Washington (Sep. 22)
Raoul Wallenberg, the Swedish diplomat-businessman who was arrested by the Soviet Union after rescuing some 100,000 Hungarian Jews from the Nazis during World War II, today was only a Presidential signature away from becoming the second foreigner to be named an honorary citizen of the United States. The first was the late Sir Winston Churchill.
The House today adopted a resolution conferring honorary citizenship on Wallenberg by a vote of 396-2. The negative votes were cast by Reps. John Ashbrook (R. Ohio) and Henry Hyde (R. III.). The Senate adopted a similar resolution last Aug. 3.
Rep. Tom Lantos (D. Calif.) who led the move for Wallenberg noted the bipartisan support in Congress for it as well as the backing by President Reagan and Secretary of State Alexander Haig. He said this demonstrated that when it “comes to fundamental principles, the American people stand as one.”
Lantos said that both Reagan and Haig now have the “obligation” to raise the issue of Wallenberg’s whereabouts with the Soviet Union at the highest levels, as called for by the resolution. He said the Soviet Union has the obligation “if he (Wallenberg) is alive, to let him go, ” or if he is dead, to release the facts of what happened to him. Both Lantos and his wife, Annette, were among the Hungarian Jews rescued by Wallenberg. Mrs. Lantos is chairperson of the International Raoul Wallenberg Committee.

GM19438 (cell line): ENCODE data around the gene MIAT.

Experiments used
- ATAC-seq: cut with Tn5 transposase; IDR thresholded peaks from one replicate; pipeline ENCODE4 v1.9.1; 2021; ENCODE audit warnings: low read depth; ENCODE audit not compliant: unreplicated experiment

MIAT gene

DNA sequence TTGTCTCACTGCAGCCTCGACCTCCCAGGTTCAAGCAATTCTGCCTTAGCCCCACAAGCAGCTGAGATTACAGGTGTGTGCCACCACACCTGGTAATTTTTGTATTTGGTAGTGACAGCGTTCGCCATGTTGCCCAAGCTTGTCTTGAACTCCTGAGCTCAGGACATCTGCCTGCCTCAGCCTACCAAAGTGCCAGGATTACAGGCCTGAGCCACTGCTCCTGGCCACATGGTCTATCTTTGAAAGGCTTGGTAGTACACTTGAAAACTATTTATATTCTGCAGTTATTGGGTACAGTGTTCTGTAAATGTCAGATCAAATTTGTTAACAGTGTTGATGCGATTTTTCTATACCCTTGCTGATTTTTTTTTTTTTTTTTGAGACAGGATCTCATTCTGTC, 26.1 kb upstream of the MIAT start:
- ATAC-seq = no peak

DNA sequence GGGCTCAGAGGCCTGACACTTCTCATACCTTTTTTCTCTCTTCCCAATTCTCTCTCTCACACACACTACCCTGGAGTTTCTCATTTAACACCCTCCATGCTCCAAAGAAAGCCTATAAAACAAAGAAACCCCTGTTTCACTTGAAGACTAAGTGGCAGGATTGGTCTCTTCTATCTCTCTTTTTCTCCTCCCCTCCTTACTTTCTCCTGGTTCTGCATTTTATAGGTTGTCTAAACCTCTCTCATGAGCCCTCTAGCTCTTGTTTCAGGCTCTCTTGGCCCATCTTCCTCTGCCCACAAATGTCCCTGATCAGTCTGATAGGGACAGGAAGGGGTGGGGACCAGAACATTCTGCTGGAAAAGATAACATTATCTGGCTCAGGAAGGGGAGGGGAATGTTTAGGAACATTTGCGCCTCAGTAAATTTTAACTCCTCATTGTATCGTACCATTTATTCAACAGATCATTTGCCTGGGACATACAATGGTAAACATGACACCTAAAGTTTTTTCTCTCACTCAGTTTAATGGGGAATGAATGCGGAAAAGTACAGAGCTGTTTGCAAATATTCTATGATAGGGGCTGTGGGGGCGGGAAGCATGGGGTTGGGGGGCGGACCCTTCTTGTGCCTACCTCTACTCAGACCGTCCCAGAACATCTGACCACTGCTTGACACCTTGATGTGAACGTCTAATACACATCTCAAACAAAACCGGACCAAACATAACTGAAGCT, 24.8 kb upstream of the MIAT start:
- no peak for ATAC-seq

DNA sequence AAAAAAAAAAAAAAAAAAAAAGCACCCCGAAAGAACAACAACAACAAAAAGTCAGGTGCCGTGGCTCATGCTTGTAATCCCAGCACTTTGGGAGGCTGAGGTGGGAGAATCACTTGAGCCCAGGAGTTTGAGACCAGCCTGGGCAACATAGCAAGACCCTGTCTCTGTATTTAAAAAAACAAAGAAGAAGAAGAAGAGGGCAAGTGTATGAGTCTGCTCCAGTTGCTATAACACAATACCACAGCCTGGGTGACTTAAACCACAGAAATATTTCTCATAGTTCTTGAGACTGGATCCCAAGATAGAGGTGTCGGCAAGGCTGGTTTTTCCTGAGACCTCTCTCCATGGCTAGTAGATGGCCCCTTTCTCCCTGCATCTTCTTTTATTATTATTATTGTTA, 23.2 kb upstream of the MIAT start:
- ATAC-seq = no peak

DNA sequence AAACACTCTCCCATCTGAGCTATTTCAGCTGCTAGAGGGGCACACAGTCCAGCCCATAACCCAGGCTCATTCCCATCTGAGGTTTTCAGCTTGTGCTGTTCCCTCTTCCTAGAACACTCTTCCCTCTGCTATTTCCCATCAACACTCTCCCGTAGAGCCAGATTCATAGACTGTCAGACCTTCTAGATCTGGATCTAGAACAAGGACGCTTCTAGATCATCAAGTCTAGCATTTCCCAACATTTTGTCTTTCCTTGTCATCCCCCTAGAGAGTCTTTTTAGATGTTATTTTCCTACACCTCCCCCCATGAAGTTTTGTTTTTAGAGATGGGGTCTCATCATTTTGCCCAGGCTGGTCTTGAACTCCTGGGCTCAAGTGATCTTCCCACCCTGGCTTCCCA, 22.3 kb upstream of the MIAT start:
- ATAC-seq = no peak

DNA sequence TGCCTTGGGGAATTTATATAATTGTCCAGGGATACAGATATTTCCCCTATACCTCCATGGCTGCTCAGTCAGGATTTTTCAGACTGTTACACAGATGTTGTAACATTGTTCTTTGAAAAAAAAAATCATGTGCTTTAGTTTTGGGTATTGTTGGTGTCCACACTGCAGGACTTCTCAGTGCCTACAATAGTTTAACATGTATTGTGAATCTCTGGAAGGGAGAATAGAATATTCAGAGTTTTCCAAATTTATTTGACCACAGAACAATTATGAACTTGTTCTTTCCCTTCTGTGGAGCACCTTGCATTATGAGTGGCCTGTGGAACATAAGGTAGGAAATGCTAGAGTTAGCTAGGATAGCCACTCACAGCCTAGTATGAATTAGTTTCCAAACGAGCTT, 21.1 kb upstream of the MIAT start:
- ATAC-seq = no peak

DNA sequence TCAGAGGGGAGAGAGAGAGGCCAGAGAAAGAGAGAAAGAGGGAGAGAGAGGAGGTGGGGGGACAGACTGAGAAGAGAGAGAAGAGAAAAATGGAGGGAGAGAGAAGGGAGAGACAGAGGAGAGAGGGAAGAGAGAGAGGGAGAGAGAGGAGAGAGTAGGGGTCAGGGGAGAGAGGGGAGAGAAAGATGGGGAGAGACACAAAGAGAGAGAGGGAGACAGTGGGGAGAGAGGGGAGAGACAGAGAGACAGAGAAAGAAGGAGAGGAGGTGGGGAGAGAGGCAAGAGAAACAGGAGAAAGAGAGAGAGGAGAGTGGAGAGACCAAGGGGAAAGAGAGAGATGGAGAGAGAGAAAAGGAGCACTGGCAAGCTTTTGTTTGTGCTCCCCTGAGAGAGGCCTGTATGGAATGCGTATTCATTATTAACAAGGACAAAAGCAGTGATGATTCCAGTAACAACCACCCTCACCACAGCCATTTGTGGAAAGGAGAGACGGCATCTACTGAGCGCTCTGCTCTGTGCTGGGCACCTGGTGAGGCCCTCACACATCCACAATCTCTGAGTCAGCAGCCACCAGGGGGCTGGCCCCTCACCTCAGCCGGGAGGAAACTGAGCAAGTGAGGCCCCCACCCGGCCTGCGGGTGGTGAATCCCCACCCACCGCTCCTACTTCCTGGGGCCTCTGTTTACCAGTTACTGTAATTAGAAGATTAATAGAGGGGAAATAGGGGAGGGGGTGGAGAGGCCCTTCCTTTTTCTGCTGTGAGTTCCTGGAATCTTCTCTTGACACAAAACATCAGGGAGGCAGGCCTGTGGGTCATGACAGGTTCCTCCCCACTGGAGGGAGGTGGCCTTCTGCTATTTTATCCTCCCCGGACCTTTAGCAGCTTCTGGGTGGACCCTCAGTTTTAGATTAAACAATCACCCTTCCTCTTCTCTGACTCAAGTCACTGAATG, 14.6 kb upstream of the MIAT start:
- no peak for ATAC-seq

Other members of Congress who supported the resolution stressed that granting honorary citizenship to Wallenberg was not a precedent. They noted that Wallenberg went to Hungary to help rescue Jews there partly at the request of the U.S. government.
He was arrested when the Red Army entered Budapest in January, 1945. The Soviet Union claims he died in prison in 1947 but there have been eye-witnesses since then and in recent years who claim to have seen him alive.